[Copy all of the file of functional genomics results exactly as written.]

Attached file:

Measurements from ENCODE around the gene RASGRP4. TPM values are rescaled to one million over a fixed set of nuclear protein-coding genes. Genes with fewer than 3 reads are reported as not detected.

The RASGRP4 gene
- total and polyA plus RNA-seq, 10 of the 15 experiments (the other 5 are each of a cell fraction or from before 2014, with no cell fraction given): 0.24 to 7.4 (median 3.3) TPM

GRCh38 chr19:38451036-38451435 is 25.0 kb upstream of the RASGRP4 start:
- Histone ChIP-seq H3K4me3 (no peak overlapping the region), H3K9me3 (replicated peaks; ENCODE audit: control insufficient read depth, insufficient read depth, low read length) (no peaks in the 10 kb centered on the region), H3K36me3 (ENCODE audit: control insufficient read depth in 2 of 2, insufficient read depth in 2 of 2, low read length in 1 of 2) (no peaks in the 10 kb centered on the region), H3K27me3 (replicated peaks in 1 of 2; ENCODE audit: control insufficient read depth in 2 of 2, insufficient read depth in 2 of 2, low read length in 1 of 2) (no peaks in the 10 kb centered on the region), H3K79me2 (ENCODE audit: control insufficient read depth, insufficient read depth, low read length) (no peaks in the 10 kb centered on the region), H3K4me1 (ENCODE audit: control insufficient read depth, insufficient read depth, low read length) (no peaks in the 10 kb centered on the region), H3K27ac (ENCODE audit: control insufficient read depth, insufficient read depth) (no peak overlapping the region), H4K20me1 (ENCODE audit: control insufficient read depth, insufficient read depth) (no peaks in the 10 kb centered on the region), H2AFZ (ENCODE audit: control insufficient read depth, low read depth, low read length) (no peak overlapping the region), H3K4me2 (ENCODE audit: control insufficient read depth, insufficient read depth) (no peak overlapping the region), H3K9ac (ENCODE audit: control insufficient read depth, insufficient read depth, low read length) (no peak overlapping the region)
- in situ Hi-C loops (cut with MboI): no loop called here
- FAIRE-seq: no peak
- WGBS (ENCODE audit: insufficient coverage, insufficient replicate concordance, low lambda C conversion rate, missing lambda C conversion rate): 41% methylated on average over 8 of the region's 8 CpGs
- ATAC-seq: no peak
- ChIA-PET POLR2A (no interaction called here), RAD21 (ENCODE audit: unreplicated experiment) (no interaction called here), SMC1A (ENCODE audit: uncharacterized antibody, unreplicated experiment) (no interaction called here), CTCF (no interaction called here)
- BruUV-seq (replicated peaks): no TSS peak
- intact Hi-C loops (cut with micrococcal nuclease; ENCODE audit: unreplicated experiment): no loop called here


Measurements from ENCODE around the gene RASGRP4. TPM values are rescaled to one million over a fixed set of nuclear protein-coding genes. Genes with fewer than 3 reads are reported as not detected.

The RASGRP4 gene
- total and polyA plus RNA-seq, 10 of the 15 experiments (the other 5 are each of a cell fraction or from before 2014, with no cell fraction given): 0.24 to 7.4 (median 3.3) TPM

GRCh38 chr19:38451036-38451435 is 25.0 kb upstream of the RASGRP4 start:
- Histone ChIP-seq H3K4me3 (no peak overlapping the region), H3K9me3 (replicated peaks; ENCODE audit: control insufficient read depth, insufficient read depth, low read length) (no peaks in the 10 kb centered on the region), H3K36me3 (ENCODE audit: control insufficient read depth in 2 of 2, insufficient read depth in 2 of 2, low read length in 1 of 2) (no peaks in the 10 kb centered on the region), H3K27me3 (replicated peaks in 1 of 2; ENCODE audit: control insufficient read depth in 2 of 2, insufficient read depth in 2 of 2, low read length in 1 of 2) (no peaks in the 10 kb centered on the region), H3K79me2 (ENCODE audit: control insufficient read depth, insufficient read depth, low read length) (no peaks in the 10 kb centered on the region), H3K4me1 (ENCODE audit: control insufficient read depth, insufficient read depth, low read length) (no peaks in the 10 kb centered on the region), H3K27ac (ENCODE audit: control insufficient read depth, insufficient read depth) (no peak overlapping the region), H4K20me1 (ENCODE audit: control insufficient read depth, insufficient read depth) (no peaks in the 10 kb centered on the region), H2AFZ (ENCODE audit: control insufficient read depth, low read depth, low read length) (no peak overlapping the region), H3K4me2 (ENCODE audit: control insufficient read depth, insufficient read depth) (no peak overlapping the region), H3K9ac (ENCODE audit: control insufficient read depth, insufficient read depth, low read length) (no peak overlapping the region)
- in situ Hi-C loops (cut with MboI): no loop called here
- FAIRE-seq: no peak
- WGBS (ENCODE audit: insufficient coverage, insufficient replicate concordance, low lambda C conversion rate, missing lambda C conversion rate): 41% methylated on average over 8 of the region's 8 CpGs
- ATAC-seq: no peak
- ChIA-PET POLR2A (no interaction called here), RAD21 (ENCODE audit: unreplicated experiment) (no interaction called here), SMC1A (ENCODE audit: uncharacterized antibody, unreplicated experiment) (no interaction called here), CTCF (no interaction called here)
- BruUV-seq (replicated peaks): no TSS peak
- intact Hi-C loops (cut with micrococcal nuclease; ENCODE audit: unreplicated experiment): no loop called here